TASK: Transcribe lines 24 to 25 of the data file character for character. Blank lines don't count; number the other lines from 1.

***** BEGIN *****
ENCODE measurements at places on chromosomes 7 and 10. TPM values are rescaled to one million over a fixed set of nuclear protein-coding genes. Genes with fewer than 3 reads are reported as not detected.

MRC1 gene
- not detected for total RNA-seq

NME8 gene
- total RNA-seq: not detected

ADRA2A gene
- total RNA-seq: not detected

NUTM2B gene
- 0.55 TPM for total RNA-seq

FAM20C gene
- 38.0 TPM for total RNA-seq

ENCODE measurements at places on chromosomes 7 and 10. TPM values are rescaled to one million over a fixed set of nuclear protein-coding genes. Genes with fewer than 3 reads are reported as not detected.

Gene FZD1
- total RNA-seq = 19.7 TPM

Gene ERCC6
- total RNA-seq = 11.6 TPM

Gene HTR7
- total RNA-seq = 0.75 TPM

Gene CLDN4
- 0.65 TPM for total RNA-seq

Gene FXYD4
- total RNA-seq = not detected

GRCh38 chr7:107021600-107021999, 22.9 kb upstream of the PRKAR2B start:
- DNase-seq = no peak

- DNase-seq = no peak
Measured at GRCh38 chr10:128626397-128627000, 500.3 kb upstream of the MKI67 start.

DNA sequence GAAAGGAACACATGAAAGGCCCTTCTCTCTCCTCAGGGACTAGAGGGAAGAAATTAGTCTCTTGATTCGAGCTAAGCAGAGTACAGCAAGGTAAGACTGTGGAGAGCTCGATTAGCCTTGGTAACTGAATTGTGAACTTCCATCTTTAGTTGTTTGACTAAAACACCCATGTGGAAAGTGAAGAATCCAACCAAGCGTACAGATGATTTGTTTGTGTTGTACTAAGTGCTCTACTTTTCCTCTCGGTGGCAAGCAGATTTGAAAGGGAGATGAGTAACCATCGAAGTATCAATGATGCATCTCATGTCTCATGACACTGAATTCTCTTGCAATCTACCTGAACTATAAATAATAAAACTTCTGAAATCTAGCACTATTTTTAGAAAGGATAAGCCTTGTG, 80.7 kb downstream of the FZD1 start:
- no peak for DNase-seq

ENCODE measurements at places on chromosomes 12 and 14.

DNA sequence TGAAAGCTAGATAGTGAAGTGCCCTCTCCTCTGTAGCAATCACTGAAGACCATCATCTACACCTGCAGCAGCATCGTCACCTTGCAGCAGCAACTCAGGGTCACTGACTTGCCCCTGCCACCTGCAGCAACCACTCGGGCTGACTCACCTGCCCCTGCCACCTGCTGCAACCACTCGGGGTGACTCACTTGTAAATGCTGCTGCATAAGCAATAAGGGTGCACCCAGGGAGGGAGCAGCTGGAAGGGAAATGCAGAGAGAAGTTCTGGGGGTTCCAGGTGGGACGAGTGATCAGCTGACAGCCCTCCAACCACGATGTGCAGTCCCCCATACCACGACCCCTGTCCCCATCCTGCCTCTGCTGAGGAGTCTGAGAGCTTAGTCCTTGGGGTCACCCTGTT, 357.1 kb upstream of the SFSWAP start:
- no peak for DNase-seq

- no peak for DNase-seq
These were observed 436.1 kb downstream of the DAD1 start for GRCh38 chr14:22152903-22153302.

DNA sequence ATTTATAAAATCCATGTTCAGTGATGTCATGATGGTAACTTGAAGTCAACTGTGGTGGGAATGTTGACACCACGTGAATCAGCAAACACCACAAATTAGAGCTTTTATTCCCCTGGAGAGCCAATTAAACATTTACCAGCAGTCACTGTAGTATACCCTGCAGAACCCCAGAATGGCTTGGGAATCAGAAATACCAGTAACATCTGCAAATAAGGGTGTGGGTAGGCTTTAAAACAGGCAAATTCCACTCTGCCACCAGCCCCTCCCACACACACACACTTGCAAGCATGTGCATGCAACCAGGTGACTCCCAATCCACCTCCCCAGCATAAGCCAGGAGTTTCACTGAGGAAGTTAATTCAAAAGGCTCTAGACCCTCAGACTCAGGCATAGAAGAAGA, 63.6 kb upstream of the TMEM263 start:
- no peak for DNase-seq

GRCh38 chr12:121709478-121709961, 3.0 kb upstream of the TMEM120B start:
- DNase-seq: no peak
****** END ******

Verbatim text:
- DNase-seq = no peak

- DNase-seq = no peak